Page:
A depth of sadness hung in his pale grey eyes like a wind-ragged veil. She could almost reach out and touch it as he sat enveloped in its shroud.
He’s invisible, Clara thought. She tentatively sat down next to him and drank in the silence for a while.
Clara jumped at the sound of the man’s baritone voice. She had drifted away in her own thoughts, but he brought her back to the present. “I didn’t mean to scare you,” he said.
His tone sounds like tarnished silver, she thought. She gave a small smile. “It’s alright, I was just daydreaming.”
“Do that a lot, huh?” His unseeing eyes somehow saw into her soul. He shifted his upper body forward and rested his elbows on his knees. “Me too.”
“I’m Clara.” Clara moved her hand in his direction but didn’t know whether to offer it for a handshake.
“I’m Deirdre. And it’s alright; even though I can’t see your hand, I felt you move it.” The blind man held out his hand, and Clara shook it.
She took her lunch out of her tote purse and began eating. After all, this was her lunch break. If Deirdre smelled her food, he didn’t let on. Clara quietly munched on her peanut butter and jelly sandwich. She hadn’t had the time to put anything else together in her rush this morning. “How’s your day been?” She turned her body towards her new acquaintance to await his response.
Deirdre’s face showed slight surprise. He shook his shaggy head in disbelief and inhaled. “It’s been a long time since someone’s asked me that.” His jaw quivered with emotion, and he steadied himself before answering. Thirty seconds passed.
Tiny bubbles formed in Clara’s brain—the kind that reflect the orange and purple hues of the sunset in their minuscule existence.
“The world’s a big place, you know?” Deirdre scratched his whiskers and rubbed his chin. “It’s easy to lose yourself in it all.”
“That’s the truth,” Clara said.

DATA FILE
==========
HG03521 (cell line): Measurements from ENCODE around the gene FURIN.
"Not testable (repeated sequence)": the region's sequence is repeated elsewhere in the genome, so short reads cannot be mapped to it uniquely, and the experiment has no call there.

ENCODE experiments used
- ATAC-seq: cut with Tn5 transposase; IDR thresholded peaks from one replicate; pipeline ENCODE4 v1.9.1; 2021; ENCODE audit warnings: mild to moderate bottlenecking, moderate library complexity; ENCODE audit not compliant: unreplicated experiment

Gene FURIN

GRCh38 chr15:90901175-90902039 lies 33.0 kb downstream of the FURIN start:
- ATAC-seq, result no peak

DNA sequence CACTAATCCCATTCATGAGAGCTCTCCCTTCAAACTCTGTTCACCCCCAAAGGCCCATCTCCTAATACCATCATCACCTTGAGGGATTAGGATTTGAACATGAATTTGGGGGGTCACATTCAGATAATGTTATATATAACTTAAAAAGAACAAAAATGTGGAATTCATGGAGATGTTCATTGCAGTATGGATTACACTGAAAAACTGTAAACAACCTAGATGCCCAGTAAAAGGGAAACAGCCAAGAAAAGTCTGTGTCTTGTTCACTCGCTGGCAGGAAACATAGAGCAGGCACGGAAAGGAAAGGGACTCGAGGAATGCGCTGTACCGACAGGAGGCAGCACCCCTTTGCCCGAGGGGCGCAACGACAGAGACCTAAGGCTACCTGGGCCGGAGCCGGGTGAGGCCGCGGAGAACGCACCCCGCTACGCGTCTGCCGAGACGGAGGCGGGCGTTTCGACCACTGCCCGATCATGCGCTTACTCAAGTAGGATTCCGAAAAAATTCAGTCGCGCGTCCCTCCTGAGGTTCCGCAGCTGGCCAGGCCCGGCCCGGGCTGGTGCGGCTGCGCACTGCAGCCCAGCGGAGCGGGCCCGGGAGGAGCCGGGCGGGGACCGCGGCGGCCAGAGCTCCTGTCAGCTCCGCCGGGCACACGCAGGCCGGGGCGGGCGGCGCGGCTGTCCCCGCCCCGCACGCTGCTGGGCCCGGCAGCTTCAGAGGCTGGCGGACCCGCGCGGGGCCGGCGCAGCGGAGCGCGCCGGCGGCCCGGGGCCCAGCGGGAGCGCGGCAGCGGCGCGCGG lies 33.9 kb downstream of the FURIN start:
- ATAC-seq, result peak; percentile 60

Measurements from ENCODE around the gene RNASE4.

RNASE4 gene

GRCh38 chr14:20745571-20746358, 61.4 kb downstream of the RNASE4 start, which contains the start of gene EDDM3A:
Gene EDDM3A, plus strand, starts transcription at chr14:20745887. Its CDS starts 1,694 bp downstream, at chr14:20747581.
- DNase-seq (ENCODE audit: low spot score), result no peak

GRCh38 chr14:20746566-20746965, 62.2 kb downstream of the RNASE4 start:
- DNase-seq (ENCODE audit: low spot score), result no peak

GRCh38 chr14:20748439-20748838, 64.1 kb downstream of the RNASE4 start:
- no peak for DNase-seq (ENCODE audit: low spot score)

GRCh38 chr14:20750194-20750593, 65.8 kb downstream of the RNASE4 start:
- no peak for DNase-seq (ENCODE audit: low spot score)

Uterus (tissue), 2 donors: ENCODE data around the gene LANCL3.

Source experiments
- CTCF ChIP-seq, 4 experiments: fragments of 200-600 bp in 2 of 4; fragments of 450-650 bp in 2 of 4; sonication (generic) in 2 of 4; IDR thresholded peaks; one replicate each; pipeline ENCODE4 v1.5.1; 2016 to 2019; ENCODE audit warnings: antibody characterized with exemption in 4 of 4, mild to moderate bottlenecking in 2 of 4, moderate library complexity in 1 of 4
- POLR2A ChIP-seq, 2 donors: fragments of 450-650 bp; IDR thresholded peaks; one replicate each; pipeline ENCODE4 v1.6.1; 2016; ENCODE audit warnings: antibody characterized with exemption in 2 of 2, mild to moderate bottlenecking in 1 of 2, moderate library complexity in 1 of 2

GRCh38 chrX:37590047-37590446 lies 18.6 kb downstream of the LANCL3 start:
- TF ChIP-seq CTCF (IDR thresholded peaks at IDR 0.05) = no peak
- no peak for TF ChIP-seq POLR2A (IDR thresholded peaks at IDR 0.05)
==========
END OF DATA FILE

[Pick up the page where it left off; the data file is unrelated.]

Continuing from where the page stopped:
“Sometimes it’s easier to be lost than to get found.” He sighed a hollow sigh and traced the vein on his left forearm from memory.
The bubbles in Clara’s head grew. “And sometimes you just want to fix it all.” Without thinking, she reached into her lunch and took out the brownie. “Here.”
Deirdre’s nostrils flared at the scent of the dark chocolate. “I can’t.” He dropped his head down, ashamed.
“No, please. I want you to have it.” Clara gently placed the treat into Deirdre’s open palm. Hesitantly, he cradled it and brought it up to his nose. He closed his pale eyes and breathed in the baked aroma of a home. He took a small bite.
Clara smiled and the bubbles doubled.
Then he took another bite, deftly scooping up the crumbs with bony fingers. A single tear escaped his clouded grey eye.
Insignificant? No. Maybe the world was too big, Clara thought. The bubbles formed clusters in her brain and multiplied. Maybe changing the big blue ball wasn’t the right way to go about things.
She looked at Deirdre, who was clearly enjoying the dessert. He finished it off, crumbs and all, then proceeded to lick his fingers. Clara could see him scouring his bright white teeth with his tongue for any remaining tastes of the chocolate decadence.
“Child?” Deirdre climbed into Clara’s soul. “Thank you.” For the first time throughout their encounter, he smiled.
Clara smiled too. The bubbles in her head threatened to leak out of her ears. No, Clara thought. The world was too big an object for change. She glanced at the melancholy looking man beside her. But people… people were a different story. They come in as many shapes and sizes as bubbles.
“You asked me how my day was? Today, I’ve been found.” Deirdre’s veil parted just enough for a little light to shine through.
What are we going to do tomorrow, Clara? Let’s try something different tomorrow, she thought. Let’s touch one life.